“Desertshore” by Nico - album review

features in: Album Chart of 1970Album Chart of the Decade: 1970s

TJR says

High art prevails on the fourth LP to bear Nico’s name, the second of her neo-classical trilogy. Having plundered Wordsworth’s “The Prelude” (1799) for “The Marble Index” two years earlier, our cultured heroine was at it again, delving into William Blake’s “Visions of the Daughters of Albion” (1793) for her follow-up:

“At entrance Theotormon sits, wearing the threshold hard. With secret tears; beneath him sound like waves on a desert shore, the voice of slaves beneath the sun, and children bought with money, that shiver in religious caves beneath the burning fires of lust, that belch incessant from the summits of the earth.”

All of Blake’s mystical imagery was reflected here both in audio and in film, the two subsequent productions being intrinsically linked, I feel. Having fled New York after a drunken altercation which left her fearful for her very life, Nico’s latest musical adventure, recorded in London, was conceived in Rome. Whilst in Italy, she had become romantically involved with French director Philippe Garrel. Her new songs inspired him towards “La Cicatrice Interieure” (“The Inner Scar”), a visually stunning 60 minute avant-garde film, which was shot in 3 barren locations; Egypt’s Sinai Desert, California’s Death Valley and various naturistic landscapes that could only be Icelandic.

The film, basically scriptless, had occasional dialogue in three languages; English, German and French (notably, the album matched this tri-lingual presentation). Nico herself had the lead role, her anciently-robed character portraying broken frailties and majestic strengths in various scenes constantly filmed against visually stunning backdrops. Her son, Christian, also got to play a part (the album cover depicts a still from the film where he can be seen leading Nico on the horse) and, for the second album-in-a-row he has a song dedicated to him; “My Only Child”. He even gets to sing one – “Le Petit Chevalier” – cute, but definitely the album’s one slip from greatness. I wonder what the young boy made of it all? My guess is he would have had a great time shooting that film, a chance to spend some memorable time with Mum.

Musically, Nico had 6 pieces in the film: “Janitor of Lunacy”, “My Only Child”, “All That Is My Own”, “Abschied”, an “Unknown Instrumental” and “König”. The first four of these feature here on the “Desertshore” LP. I speculate that “König” may have been created after the album was released; note that the finished film was only first premiered in February, 1972, some 15 months after the LP. Nico and her rusty, trusty harmonium are exquisitely accompanied throughout by the amazing John Cale on piano, (some sort of) woodwind, harpsichord and viola, as well as an unidentified trumpet player, possibly procured by co-producer Joe Boyd, who had recently worked similar wonders with Nick Drake’s “Five Leaves Left”. Cale’s beautifully poised embellishments are the epitome of a perfect producer at work. She was lucky to have him.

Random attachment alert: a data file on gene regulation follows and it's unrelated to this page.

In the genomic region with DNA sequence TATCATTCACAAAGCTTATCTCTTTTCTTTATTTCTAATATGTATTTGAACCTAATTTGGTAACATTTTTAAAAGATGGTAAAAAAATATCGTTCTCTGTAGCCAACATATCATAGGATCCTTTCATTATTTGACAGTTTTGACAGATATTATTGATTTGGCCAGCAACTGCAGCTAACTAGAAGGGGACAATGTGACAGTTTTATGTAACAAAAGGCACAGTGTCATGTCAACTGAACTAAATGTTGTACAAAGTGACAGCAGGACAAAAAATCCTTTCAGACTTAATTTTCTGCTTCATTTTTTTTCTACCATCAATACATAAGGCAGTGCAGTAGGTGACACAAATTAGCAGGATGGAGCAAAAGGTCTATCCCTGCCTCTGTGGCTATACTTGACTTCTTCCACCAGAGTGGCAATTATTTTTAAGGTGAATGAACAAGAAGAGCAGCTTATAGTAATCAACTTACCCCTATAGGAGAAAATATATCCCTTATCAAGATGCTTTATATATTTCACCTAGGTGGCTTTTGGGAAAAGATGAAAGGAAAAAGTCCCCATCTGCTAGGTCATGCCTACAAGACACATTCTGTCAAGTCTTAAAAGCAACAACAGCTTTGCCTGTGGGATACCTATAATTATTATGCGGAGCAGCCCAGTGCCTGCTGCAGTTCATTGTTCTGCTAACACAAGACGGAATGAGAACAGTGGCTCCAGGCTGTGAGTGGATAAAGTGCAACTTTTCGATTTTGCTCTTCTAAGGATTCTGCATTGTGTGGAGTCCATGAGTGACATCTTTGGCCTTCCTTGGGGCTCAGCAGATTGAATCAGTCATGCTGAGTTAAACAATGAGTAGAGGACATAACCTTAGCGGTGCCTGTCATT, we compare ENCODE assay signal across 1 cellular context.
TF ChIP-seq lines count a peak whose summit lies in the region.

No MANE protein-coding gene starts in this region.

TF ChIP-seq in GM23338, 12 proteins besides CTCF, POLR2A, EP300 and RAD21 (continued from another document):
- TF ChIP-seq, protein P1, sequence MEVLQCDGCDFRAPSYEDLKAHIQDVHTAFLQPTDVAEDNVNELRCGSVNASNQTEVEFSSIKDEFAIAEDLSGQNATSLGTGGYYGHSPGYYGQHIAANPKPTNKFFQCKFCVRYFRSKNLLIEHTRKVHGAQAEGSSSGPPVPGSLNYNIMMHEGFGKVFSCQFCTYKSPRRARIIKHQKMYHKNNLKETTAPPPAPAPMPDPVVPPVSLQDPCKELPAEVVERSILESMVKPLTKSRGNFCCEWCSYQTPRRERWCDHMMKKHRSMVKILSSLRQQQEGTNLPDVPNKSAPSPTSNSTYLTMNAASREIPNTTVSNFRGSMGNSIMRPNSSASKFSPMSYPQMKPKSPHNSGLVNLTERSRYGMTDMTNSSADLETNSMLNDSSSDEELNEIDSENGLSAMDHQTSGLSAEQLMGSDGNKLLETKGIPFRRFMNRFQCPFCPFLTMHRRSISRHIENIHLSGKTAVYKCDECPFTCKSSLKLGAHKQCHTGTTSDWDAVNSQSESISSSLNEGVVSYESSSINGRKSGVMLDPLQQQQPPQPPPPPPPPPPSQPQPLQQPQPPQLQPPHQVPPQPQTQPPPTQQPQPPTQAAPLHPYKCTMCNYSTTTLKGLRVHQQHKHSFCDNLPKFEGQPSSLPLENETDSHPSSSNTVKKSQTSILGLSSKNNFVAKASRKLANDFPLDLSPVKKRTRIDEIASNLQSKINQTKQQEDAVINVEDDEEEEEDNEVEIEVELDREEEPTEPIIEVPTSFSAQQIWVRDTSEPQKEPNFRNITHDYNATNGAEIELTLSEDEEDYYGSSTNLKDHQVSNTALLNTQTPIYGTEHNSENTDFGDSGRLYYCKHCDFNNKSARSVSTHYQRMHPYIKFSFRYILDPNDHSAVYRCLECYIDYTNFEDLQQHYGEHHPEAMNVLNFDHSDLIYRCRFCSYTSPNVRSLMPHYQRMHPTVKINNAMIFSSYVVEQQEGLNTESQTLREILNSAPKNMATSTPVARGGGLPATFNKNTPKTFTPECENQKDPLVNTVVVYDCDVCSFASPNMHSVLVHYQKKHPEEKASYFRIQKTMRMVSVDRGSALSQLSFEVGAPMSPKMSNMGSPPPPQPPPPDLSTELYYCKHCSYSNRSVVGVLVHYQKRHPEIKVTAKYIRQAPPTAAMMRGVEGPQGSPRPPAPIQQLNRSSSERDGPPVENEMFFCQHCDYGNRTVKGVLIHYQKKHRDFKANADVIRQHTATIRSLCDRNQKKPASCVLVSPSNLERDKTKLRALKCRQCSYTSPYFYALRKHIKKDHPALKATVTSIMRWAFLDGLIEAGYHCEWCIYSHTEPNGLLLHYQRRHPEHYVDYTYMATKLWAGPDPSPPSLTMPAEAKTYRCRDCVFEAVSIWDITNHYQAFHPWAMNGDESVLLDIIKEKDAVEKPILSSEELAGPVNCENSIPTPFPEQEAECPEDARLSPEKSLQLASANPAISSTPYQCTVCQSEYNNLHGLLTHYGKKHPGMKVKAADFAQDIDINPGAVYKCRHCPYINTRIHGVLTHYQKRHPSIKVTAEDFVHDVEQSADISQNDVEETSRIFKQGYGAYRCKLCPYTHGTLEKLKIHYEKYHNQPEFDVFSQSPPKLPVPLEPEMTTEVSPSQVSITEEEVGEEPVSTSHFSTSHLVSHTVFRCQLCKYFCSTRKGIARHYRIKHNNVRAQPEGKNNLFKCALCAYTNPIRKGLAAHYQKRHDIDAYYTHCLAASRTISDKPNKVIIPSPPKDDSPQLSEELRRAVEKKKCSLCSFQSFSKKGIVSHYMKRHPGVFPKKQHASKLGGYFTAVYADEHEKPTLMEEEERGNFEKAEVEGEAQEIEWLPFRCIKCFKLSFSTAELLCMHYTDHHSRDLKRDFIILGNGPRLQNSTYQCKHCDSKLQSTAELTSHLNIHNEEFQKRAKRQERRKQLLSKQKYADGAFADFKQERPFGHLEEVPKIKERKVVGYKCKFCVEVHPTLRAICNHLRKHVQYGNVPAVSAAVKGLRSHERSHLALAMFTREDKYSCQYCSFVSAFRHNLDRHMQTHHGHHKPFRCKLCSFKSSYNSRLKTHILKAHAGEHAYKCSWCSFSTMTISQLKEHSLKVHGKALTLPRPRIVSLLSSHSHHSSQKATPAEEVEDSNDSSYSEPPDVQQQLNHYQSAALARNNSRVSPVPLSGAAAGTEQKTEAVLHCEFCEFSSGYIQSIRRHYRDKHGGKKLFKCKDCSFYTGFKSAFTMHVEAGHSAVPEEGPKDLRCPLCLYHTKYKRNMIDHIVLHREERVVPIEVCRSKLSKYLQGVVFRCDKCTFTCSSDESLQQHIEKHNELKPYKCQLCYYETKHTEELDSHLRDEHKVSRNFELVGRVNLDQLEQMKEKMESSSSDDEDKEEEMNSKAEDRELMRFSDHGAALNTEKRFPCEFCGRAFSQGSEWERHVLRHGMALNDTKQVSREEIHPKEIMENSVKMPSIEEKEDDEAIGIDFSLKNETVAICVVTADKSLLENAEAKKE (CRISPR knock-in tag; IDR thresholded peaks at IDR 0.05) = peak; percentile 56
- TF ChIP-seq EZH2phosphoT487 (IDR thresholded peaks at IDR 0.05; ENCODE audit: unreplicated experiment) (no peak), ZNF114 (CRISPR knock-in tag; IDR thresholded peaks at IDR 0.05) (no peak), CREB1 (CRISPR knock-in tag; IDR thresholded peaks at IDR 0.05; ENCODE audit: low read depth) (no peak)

For the second album-in-a-row, all songs come from Nico’s quill; in this regard it’s truly astonishing just how much strength she had gained through Jim Morrison’s encouragement. Her boldness was extra-ordinary, and her singular vision unmatched by anyone, anywhere. There can be very little doubt that she was at her creative peak at this stage. Ancient Viking goddess, or hopelessly lost in the desert? Perhaps, she was both. This work is rooted in medieval angst, where mystical matters dominate souls. It’s understandable that Nico alienated most in her time. Maybe she functioned better that way, distanced from pop pollution. There are some beautiful dreams in here; but deeply dark nightmares seem to cloud them over. Nico dared to venture where no-one else would, or could, and the end results were intensely compelling.

The Jukebox Rebel

A1 [04:01] 9.6.png Nico - Janitor Of Lunacy (Christa Päffgen) Alternative Folk
A2 [05:39] 9.2.png Nico - The Falconer (Christa Päffgen) Alternative Folk
A3 [03:27] 8.9.png Nico - My Only Child (Christa Päffgen) Alternative Folk
A4 [01:12] 6.4.png Nico - Le Petit Chevalier (Christa Päffgen) Alternative Folk
B1 [03:02] 8.3.png Nico - Abschied (Christa Päffgen) Alternative Folk
B2 [03:27] 7.6.png Nico - Afraid (Christa Päffgen) Songwriter
B3 [04:38] 9.8.png Nico - Mütterlein (Christa Päffgen) Moodcore
B4 [03:54] 10.0.png Nico - All That Is My Own (Christa Päffgen) Alternative Folk

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